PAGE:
Surrett said the council carefully considered ministry needs from the seashore to the mountains and produced a budget the council feels reflects those needs.

CF&A spent long hours crafting the budget, which enables the conference to pay for everything from global funds like Africa University to South Carolina campus ministries, congregational development and camps and retreats.

The 2017 budget is just $272 more than the 2016 budget passed last year (no actual percentage increase). Surrett said it continues the council’s target goal of at or around 15 percent of the cumulative average of all the churches’ net funds.

After the budget was approved, Surrett thanked the body for their support of him and other CF&A members; he is stepping down as chair after completion of his eight-year term. He said the conference can be proud of its work over the two quadrennia, from surviving the recession to increasing the permanent reserve to establishing a direct bill forgiveness plan to assist congregations in working on their long-term debt.

Body OKs health rate jump

Annual Conference also approved the reports offered by the South Carolina Conference Board of Pension and Health Benefits, including a 12.4 percent increase in health insurance rates.

Herman Lightsey, chair, and the Rev. David Anderson, benefits officer, gave the reports, noting that while pensions are not changing, active health plan rates will see a 12.4 percent increase for plan participants and a 15 percent increase for churches for 2017 because the claims rate spiked last year to 142 percent.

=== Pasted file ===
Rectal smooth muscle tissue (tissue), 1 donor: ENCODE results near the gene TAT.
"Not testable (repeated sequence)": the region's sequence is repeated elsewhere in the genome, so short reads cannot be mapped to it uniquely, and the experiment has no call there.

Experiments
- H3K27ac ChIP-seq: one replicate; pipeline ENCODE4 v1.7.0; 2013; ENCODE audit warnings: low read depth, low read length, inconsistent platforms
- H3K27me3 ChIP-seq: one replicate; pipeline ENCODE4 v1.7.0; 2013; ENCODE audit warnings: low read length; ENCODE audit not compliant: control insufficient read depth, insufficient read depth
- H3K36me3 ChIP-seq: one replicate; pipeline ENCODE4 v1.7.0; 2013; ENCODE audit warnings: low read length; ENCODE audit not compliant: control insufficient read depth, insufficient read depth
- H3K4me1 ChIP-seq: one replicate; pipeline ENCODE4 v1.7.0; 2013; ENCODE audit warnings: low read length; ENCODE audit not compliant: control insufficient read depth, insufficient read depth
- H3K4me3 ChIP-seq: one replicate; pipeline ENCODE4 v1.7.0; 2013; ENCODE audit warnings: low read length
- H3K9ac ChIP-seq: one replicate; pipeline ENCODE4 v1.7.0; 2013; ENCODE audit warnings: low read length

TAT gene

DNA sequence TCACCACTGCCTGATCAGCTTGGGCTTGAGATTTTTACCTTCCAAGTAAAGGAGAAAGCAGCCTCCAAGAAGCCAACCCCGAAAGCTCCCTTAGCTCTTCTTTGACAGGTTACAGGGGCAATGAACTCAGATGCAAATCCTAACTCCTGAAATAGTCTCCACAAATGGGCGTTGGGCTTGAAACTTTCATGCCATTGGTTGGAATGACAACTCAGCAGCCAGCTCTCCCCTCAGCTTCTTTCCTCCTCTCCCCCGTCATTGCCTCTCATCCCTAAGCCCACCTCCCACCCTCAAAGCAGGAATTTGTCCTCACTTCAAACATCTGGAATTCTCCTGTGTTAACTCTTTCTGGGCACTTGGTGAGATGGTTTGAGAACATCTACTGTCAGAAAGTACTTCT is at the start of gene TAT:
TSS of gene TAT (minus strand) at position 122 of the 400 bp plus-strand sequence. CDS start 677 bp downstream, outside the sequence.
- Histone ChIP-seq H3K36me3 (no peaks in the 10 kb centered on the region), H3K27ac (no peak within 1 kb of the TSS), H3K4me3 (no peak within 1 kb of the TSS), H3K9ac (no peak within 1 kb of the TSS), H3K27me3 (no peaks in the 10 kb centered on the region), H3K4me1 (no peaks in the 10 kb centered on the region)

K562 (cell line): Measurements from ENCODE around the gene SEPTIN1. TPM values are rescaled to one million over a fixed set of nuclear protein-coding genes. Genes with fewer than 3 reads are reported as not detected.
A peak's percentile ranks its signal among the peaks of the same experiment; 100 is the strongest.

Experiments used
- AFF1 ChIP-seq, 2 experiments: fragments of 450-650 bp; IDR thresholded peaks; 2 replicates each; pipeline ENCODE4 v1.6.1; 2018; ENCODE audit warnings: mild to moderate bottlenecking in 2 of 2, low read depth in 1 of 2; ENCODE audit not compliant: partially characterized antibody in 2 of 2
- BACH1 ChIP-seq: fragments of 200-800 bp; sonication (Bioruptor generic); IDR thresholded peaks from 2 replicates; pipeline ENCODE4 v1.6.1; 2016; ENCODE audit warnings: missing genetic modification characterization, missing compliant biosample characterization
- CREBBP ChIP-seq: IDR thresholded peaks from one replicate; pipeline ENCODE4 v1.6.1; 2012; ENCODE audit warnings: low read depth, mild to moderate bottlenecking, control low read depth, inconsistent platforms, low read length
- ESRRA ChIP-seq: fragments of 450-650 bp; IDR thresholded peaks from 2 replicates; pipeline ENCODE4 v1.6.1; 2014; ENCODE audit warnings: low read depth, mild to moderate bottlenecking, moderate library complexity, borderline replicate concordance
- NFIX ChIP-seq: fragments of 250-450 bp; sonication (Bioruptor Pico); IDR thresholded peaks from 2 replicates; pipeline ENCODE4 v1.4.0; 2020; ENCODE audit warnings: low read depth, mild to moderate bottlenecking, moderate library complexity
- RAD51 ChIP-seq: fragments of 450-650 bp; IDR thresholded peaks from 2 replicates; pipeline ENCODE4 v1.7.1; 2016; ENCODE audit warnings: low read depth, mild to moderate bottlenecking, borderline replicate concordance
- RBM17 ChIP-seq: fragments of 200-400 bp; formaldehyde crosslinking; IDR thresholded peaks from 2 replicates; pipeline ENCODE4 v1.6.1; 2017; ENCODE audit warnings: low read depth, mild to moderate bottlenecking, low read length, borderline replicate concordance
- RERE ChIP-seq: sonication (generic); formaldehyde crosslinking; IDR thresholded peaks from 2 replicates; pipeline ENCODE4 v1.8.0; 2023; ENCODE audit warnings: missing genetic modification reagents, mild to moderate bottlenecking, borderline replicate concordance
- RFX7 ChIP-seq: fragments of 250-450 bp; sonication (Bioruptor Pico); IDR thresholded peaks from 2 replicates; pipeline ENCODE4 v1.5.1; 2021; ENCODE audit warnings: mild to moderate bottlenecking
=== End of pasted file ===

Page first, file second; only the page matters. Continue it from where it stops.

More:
“That’s basically a loss ratio of 142 percent,” Anderson said.

He said so far this year, claims look promising.  “I’ve often said that we don’t set the rates. We do approve them, but the rates are set by the claims we pay. We’re doing all we can with health screenings and health plan, and I ask every clergyperson to take advantage of the health initiatives,” Anderson said.

Lightsey said, “We are much stronger in our pensions and insurance programs than probably most of the private and public sectors around us, and one of the strongest conferences (in the UMC) when it comes to pensions and insurance.”

“Over the past 10 years overall, your insurance premiums have only increased 4.9 percent; not another entity can really say they’ve kept costs down that much,” Lightsey said.

Jurisdictional pool approved

The conference approved a jurisdictional pool of South Carolina United Methodists to serve on various boards and agencies.